Westerleigh Group has a policy of carrying out a cremation within 24 hours of the funeral service. This means that the cremated remains (ashes) will usually be available by lunchtime the following day. When the cremations forms are completed with your Funeral Director, you will be asked if you have made a decision on the disposal of the cremated remains. At this point it is important to remember that there is no rush to make a decision. It is always best to wait if you are not absolutely sure as once the ashes have been scattered or interred that decision cannot be reversed.
Your choices for the ashes are usually as follows:
- Remove from the crematorium by the Funeral Director or the applicant for cremation (the person who completed and signed the cremations forms) for disposal elsewhere.
- Scatter in the designated part of the garden at the crematorium. This is usually carried out 2 months after the funeral service, unless we are advised to scatter sooner. We can either carry out the scattering for you or the scattering can be witnessed by members of the family. One of our staff will carry out the scattering and a prayer or poem can be said for you. No memorials or markers can be placed with the ashes when they are scattered. If you prefer to have the area marked in some way, then you would need to inter the remains and choose from our choice of memorials.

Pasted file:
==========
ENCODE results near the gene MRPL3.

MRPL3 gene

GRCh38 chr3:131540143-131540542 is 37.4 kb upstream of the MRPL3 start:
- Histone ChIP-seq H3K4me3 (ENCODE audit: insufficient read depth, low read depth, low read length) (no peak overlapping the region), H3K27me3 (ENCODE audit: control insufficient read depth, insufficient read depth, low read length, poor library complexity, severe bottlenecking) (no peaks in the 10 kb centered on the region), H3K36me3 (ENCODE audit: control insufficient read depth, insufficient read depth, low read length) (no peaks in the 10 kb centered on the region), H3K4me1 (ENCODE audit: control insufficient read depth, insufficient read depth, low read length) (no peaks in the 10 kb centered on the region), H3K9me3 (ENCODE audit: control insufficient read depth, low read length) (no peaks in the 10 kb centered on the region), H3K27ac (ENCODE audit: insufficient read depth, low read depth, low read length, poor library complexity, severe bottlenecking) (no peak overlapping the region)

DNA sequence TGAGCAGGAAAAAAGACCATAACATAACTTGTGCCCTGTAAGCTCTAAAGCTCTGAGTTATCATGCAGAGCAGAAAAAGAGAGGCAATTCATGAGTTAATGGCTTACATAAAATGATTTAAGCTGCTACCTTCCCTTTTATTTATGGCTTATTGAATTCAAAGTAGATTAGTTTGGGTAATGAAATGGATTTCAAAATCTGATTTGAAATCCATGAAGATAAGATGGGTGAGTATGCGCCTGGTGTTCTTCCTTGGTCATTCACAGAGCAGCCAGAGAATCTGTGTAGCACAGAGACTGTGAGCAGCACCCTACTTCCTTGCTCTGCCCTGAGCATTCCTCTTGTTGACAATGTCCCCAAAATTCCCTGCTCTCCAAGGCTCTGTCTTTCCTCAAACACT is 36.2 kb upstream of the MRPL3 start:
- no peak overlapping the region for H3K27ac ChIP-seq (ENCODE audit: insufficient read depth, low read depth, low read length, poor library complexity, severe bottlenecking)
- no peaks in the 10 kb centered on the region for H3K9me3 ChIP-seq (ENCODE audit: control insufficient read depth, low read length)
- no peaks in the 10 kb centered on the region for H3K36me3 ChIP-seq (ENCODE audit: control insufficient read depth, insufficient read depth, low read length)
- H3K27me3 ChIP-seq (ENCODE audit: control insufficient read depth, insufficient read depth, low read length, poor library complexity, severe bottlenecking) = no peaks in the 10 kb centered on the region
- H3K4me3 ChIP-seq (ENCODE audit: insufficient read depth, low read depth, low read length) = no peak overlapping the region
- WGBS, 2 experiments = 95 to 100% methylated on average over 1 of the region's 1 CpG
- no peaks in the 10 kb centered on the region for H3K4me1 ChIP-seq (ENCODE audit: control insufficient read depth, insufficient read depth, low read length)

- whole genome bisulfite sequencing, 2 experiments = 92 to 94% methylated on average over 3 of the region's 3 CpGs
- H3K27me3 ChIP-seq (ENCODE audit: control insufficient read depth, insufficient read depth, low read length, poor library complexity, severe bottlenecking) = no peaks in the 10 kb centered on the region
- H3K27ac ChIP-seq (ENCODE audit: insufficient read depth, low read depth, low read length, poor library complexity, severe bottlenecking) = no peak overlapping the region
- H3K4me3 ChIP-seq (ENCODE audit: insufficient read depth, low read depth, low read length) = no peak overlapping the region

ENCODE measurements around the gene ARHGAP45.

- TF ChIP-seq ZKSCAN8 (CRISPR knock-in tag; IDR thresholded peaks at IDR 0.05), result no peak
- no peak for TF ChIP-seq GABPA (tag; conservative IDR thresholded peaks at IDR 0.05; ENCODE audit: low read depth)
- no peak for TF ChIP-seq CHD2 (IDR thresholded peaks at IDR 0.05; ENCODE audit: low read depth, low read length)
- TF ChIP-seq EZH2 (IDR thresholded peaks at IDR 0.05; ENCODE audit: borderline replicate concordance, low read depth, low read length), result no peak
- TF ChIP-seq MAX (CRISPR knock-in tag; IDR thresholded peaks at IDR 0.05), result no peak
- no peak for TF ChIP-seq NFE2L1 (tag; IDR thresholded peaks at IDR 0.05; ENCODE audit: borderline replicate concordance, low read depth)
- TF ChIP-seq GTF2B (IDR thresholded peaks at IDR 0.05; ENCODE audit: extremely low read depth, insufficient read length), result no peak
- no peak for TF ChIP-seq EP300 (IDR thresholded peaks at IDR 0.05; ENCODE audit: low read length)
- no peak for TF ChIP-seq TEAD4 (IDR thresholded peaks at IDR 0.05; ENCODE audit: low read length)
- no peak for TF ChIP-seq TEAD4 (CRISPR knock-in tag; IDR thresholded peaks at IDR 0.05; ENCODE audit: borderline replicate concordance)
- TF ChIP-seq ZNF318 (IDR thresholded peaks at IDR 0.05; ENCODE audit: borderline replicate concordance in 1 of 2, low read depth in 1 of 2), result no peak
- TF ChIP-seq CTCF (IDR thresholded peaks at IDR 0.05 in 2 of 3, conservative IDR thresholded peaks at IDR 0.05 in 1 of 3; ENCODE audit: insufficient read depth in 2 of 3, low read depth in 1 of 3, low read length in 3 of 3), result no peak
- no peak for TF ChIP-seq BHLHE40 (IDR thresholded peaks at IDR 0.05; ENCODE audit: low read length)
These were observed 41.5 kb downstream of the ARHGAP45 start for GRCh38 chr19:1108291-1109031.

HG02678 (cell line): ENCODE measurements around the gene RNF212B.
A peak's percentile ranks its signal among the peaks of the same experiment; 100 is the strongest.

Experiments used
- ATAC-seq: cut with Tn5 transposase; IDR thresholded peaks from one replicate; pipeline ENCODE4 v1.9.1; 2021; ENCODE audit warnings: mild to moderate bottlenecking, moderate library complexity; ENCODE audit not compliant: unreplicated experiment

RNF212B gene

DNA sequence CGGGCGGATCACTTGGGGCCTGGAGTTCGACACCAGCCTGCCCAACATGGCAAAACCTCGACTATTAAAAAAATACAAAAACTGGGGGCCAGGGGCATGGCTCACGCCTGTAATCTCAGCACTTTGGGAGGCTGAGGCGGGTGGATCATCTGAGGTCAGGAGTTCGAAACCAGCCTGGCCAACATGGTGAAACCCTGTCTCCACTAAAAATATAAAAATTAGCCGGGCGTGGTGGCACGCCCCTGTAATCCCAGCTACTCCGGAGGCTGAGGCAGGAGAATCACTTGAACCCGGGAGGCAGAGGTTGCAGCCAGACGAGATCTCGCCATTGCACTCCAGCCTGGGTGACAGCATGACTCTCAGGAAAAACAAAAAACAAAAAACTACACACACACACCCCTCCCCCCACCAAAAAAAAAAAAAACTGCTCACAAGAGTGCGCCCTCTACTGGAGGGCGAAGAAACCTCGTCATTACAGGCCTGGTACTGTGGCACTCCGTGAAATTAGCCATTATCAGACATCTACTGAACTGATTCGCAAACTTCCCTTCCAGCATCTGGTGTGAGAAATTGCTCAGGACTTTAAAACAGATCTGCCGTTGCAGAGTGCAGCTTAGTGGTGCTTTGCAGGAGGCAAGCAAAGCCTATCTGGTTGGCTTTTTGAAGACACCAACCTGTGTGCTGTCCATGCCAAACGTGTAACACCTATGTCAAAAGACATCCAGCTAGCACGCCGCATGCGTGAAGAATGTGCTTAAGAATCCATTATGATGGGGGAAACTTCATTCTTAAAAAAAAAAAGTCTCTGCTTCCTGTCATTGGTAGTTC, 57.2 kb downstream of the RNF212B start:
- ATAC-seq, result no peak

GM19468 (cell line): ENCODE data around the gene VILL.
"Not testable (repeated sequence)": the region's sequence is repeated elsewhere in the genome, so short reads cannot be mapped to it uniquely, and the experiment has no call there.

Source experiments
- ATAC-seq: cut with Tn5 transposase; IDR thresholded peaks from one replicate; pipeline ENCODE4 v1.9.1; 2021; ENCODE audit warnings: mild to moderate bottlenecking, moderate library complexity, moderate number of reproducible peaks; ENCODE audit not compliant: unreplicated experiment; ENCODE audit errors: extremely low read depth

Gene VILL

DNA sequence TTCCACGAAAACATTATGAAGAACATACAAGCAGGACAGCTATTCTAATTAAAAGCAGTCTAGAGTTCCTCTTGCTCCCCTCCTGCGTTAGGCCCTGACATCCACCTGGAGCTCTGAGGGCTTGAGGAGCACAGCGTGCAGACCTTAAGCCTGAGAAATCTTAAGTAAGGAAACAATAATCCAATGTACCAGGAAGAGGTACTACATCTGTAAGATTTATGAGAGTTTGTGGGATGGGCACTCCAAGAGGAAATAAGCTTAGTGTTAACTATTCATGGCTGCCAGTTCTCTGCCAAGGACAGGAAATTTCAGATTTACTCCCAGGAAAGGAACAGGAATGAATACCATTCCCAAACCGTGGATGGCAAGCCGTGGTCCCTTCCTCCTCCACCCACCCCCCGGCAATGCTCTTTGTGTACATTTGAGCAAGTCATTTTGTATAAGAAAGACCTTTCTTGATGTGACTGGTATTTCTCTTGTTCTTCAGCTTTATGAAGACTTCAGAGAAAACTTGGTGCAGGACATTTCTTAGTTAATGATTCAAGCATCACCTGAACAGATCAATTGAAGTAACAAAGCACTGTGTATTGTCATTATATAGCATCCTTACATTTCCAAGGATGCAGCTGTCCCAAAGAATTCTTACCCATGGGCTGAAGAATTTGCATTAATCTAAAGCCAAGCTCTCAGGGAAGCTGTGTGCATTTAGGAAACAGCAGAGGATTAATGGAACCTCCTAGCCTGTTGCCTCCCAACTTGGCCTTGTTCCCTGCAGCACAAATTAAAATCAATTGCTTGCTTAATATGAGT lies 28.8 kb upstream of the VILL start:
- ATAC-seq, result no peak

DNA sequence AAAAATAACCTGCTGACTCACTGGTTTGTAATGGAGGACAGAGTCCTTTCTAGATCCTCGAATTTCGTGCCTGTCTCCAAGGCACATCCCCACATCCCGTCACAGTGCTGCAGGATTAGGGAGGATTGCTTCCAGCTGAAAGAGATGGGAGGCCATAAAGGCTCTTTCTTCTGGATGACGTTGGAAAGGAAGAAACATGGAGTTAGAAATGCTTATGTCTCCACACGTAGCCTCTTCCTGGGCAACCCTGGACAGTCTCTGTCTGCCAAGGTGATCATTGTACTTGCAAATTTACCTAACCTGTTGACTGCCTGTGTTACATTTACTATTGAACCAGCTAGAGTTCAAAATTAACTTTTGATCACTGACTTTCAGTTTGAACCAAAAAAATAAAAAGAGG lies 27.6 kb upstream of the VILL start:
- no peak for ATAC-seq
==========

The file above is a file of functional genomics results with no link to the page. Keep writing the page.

- Inter at a memorial at the crematorium (see separate section on memorial choices)
- Retain at the crematorium. This is the preferred choice if you haven’t yet made a decision. The crematorium will look after the ashes for up to 6 months, until you are ready to make your choice. During this time it is advisable to pop along to the crematorium to look around the grounds or just chat to one of our members of staff who can explain all the options.
The choice of the final resting place for a loved-ones remains can be very worrying and confusing. We would like to reassure you that there is no rush to make a decision and we are always here to help wherever we can.
Remember we offer a beautiful range of unique jewellery – just a spoonful of the ashes is needed to create a piece of jewellery or a crystal keepsake – and the rest of the ashes can be buried or scattered elsewhere.